This seminar explores the meaning, sources, and dynamics of social-structural and inter-personal violence, and relations among these destructive phenomena. It traces social, psychological, economic, political, and cultural dimensions of violence and counter-violence in everyday life, with special emphasis on links between the organization and quality of work in society and levels of violence. It also explores approaches toward reducing and eventually eliminating violence in human relations from local to global levels. Usually offered in even years.

Mr. Gil

HSSW 319a Work, Individual and Social Development, and Social Welfare

[ cl15 ]

Signature of the instructor required.

Studies a key variable of human existence: work. It explores changes over time and across cultures in the meaning, organization, and design of work, and in the exchange and distribution of products of work. Uses a multi-disciplinary approach, for work has biological roots; is defined, shaped, maintained, and transformed through social, cultural, and political processes; is affected by scientific and technological developments; and has psychological, social economic, and ecological dimensions and consequences. Usually offered every year.

Mr. Gil

HSSW 326a Race, Class, and Gender

[ cl12 ]

Signature of the instructor required.

This course will define and analyze how race, class, and culture function as variables in policy formation. Attention will be paid to the issues of immigration, family structure, and poverty in relation to African-Americans, Hispanics, and Asians. The working poor and the central role of work in the history of American social welfare policy will be examined. Usually offered every year.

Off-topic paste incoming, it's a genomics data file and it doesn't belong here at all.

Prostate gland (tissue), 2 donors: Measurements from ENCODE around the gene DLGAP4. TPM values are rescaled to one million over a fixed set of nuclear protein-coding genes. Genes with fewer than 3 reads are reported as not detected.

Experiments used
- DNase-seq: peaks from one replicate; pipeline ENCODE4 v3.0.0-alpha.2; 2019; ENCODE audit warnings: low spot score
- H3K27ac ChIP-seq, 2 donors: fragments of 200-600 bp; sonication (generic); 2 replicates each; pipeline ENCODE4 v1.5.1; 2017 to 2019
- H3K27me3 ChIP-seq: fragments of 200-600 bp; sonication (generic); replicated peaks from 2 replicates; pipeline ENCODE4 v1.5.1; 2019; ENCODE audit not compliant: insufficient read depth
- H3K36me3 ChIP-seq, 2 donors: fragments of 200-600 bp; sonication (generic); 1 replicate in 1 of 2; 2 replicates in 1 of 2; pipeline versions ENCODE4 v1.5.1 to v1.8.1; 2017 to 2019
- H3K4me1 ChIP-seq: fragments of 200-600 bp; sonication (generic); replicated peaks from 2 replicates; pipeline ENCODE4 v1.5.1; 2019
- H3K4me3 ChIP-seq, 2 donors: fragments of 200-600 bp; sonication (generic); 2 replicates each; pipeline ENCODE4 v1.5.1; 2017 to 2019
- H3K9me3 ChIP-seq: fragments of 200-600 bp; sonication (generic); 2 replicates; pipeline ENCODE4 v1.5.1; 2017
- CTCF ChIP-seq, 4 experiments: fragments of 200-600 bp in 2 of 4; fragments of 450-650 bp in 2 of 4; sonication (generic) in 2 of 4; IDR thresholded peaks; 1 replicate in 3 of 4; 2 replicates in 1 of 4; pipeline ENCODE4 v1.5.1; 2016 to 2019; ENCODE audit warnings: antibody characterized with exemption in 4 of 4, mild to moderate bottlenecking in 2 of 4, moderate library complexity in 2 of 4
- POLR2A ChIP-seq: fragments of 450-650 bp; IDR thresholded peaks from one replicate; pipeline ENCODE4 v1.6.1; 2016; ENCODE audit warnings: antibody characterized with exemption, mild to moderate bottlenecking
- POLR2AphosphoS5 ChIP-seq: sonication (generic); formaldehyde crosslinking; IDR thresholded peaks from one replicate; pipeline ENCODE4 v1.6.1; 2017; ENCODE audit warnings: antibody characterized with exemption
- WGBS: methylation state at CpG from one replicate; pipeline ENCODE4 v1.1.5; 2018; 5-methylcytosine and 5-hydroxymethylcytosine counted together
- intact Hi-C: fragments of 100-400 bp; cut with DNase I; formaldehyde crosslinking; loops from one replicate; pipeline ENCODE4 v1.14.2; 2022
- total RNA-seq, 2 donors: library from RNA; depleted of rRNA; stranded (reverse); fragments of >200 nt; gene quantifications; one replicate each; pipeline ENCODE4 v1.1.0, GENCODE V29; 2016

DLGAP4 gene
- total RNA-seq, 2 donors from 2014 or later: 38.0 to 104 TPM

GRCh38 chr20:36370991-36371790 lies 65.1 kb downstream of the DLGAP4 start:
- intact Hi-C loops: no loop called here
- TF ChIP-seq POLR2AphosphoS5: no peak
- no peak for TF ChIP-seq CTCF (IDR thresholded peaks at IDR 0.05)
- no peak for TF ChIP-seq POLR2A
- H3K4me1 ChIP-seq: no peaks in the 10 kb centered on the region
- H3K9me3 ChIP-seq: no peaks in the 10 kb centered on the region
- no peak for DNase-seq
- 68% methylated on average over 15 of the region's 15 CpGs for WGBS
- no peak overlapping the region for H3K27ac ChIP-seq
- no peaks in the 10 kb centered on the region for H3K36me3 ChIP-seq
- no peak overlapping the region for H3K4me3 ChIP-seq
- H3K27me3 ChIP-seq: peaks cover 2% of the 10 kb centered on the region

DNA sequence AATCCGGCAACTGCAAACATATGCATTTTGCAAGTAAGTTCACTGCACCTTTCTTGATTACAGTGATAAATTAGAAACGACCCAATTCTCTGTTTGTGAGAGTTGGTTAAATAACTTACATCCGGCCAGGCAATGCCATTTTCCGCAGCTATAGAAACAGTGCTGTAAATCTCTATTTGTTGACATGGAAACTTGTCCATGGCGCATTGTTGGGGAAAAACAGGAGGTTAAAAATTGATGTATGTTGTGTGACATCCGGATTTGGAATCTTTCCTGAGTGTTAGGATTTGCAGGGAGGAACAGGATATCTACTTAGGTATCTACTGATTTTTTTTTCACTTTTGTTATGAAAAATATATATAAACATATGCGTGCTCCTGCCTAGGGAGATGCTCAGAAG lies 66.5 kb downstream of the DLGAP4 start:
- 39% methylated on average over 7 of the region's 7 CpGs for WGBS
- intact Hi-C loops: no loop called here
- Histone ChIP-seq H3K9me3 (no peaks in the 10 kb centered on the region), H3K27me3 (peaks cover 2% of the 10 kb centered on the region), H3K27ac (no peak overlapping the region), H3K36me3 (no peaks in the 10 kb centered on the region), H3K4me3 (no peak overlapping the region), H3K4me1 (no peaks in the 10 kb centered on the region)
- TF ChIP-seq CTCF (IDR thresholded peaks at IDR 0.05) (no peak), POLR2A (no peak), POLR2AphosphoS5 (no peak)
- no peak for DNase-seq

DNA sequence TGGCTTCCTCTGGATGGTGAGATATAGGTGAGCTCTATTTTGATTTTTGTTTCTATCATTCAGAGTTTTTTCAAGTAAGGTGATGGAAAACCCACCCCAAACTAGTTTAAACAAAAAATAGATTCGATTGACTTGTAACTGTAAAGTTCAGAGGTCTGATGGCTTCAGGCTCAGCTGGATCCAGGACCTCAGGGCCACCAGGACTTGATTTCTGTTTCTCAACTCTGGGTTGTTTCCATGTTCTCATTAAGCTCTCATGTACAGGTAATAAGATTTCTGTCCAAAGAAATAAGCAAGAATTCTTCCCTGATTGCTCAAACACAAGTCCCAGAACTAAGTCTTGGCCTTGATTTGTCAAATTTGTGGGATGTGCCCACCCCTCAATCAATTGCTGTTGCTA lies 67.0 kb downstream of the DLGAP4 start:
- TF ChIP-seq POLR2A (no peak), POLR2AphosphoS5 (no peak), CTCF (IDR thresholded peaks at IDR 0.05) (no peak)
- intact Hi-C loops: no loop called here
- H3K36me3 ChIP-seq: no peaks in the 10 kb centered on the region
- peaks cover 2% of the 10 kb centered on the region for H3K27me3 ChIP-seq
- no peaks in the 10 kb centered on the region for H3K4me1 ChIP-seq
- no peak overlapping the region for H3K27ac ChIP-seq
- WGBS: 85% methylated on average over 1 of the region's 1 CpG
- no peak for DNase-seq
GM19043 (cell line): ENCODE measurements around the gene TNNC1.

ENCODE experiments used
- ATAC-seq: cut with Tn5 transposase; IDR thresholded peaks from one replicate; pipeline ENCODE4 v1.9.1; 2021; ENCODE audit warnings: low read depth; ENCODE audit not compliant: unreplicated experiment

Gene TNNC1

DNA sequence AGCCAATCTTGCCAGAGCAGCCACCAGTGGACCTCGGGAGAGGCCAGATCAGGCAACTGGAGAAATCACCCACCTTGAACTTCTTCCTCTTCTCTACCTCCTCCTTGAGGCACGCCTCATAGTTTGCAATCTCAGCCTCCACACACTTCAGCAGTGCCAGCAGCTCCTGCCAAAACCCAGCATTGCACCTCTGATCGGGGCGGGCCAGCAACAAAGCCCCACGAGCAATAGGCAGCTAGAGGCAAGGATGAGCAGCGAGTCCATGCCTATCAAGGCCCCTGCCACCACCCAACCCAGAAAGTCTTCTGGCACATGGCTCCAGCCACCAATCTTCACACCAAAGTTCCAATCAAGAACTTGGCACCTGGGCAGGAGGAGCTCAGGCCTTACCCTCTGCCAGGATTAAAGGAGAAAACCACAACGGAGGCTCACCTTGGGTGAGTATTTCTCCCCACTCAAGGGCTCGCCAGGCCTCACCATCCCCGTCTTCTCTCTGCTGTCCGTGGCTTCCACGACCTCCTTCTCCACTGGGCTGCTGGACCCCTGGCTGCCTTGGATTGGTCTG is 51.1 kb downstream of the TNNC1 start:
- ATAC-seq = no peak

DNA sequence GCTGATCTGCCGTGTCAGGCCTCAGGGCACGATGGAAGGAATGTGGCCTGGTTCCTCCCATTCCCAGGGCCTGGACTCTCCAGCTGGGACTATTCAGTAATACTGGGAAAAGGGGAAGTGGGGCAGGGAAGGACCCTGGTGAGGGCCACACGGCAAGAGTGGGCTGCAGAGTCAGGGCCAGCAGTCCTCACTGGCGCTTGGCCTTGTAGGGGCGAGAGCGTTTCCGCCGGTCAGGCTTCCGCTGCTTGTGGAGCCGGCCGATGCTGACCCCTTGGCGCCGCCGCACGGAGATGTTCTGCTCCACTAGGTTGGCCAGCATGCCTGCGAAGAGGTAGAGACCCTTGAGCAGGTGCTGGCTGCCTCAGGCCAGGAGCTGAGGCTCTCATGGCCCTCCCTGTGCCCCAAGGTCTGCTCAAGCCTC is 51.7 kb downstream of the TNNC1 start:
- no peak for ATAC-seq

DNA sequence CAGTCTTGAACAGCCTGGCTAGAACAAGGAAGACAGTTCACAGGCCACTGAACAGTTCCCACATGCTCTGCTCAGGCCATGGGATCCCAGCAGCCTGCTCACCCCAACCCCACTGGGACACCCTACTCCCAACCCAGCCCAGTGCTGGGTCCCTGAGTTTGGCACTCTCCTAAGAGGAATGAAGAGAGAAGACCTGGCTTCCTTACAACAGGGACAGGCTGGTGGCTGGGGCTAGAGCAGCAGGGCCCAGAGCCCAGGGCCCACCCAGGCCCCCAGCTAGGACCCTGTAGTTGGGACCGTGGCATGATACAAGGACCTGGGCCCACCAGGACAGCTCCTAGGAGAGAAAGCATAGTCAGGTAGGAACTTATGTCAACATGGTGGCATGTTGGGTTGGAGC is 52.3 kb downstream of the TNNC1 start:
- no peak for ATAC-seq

Ms. Williams

HSSW 333b Feminism, Law, and Social Policy

[ cl12 ]

Signature of the instructor required.

This course provides a systematic introduction to the way claims of gender discrimination are and have been treated by the American legal system, and acquaints students with the structure of constitutional and statutory legal doctrine that governs this area. In addition, it introduces students to the ways the law treats important social policy issues of concern to women; and it explores contemporary feminist thinking about the possibilities and limits of using law as an instrument of political reform. Usually offered every year.

Ms. Stone.

HSSW 350a Managerial Economics

Prerequisite: ECON 2a. Signature of the instructor required.

Investigates the limits of the private, public, and voluntary sectors in the economy in general and in the social protection system in particular. Other topics include federalism, the tax system, and income transfer. Usually offered every year.

Mr. Friedman

HSSW 355b Welfare Reform and the Economics of Poverty

Prerequisite: ECON 2a. Signature of the instructor required.